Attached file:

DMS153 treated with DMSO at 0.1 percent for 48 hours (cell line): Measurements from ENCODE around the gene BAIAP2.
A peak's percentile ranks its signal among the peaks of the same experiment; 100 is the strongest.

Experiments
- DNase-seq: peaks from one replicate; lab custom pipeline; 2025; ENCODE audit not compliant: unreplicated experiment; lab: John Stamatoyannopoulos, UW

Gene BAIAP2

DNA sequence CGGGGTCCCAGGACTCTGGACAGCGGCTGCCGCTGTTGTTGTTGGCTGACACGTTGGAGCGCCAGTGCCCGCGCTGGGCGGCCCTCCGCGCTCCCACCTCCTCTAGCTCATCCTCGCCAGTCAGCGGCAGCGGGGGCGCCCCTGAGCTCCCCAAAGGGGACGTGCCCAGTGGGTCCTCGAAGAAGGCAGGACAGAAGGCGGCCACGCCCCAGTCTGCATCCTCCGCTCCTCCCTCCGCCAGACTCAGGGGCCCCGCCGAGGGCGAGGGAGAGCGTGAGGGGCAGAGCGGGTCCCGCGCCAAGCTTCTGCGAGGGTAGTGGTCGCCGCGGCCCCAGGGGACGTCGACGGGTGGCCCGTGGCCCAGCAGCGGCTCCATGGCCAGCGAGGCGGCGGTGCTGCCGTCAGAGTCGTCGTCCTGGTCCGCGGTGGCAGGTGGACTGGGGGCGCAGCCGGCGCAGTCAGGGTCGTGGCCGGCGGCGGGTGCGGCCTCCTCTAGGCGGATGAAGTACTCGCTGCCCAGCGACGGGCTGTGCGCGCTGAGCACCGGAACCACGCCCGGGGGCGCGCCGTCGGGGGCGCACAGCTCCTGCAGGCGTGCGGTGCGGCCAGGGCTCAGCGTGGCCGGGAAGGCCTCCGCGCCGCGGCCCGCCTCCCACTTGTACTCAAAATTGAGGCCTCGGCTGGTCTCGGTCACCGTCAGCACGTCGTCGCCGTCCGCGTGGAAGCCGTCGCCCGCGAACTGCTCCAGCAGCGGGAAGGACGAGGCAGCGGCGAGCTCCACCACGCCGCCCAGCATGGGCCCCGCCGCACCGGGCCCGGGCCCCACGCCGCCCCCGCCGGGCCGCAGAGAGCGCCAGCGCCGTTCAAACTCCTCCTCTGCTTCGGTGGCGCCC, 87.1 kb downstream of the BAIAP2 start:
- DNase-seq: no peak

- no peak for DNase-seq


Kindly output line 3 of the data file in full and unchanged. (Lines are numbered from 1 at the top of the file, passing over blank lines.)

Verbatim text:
Experiments